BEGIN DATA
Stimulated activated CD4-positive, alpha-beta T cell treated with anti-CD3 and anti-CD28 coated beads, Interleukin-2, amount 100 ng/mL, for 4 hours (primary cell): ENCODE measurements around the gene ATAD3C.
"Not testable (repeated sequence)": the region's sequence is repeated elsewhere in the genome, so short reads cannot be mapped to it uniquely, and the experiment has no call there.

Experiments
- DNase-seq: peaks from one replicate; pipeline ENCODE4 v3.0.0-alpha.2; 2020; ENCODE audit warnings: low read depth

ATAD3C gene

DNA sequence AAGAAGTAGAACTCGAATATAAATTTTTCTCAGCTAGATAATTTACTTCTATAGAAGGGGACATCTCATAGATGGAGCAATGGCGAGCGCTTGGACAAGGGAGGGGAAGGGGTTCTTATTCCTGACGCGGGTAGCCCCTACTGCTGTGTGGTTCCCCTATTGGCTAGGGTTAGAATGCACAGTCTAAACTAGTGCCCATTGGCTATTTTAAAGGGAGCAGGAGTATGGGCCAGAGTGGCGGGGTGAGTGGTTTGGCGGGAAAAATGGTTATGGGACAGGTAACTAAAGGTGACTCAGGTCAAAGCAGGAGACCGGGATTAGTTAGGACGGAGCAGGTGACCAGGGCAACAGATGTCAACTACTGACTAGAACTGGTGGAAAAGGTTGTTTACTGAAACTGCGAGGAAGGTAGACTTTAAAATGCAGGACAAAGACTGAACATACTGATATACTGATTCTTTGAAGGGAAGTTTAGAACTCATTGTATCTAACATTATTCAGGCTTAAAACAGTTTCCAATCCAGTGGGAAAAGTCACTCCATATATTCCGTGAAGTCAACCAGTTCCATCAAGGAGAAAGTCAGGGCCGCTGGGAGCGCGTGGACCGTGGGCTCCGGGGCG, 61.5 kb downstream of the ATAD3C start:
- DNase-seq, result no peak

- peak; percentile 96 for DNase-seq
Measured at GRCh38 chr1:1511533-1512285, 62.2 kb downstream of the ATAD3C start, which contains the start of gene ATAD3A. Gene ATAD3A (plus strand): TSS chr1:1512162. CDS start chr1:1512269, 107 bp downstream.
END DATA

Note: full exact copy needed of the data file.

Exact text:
Stimulated activated CD4-positive, alpha-beta T cell treated with anti-CD3 and anti-CD28 coated beads, Interleukin-2, amount 100 ng/mL, for 4 hours (primary cell): ENCODE measurements around the gene ATAD3C.
"Not testable (repeated sequence)": the region's sequence is repeated elsewhere in the genome, so short reads cannot be mapped to it uniquely, and the experiment has no call there.

Experiments
- DNase-seq: peaks from one replicate; pipeline ENCODE4 v3.0.0-alpha.2; 2020; ENCODE audit warnings: low read depth

ATAD3C gene

DNA sequence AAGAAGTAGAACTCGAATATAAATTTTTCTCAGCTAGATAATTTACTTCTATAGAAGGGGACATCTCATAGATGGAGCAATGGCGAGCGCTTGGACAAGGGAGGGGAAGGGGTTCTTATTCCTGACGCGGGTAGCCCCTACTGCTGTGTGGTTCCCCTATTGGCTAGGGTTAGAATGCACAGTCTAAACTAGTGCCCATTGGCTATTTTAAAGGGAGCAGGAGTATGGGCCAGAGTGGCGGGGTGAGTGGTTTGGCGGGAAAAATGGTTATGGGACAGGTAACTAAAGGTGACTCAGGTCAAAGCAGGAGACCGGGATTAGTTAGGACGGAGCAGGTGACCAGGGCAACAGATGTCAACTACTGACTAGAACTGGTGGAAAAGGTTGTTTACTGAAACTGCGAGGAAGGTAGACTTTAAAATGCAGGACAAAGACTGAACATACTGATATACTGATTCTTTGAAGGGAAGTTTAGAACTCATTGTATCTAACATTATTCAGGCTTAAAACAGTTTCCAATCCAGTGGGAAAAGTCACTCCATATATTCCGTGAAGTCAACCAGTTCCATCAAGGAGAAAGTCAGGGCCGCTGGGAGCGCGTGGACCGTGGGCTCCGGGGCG, 61.5 kb downstream of the ATAD3C start:
- DNase-seq, result no peak

- peak; percentile 96 for DNase-seq
Measured at GRCh38 chr1:1511533-1512285, 62.2 kb downstream of the ATAD3C start, which contains the start of gene ATAD3A. Gene ATAD3A (plus strand): TSS chr1:1512162. CDS start chr1:1512269, 107 bp downstream.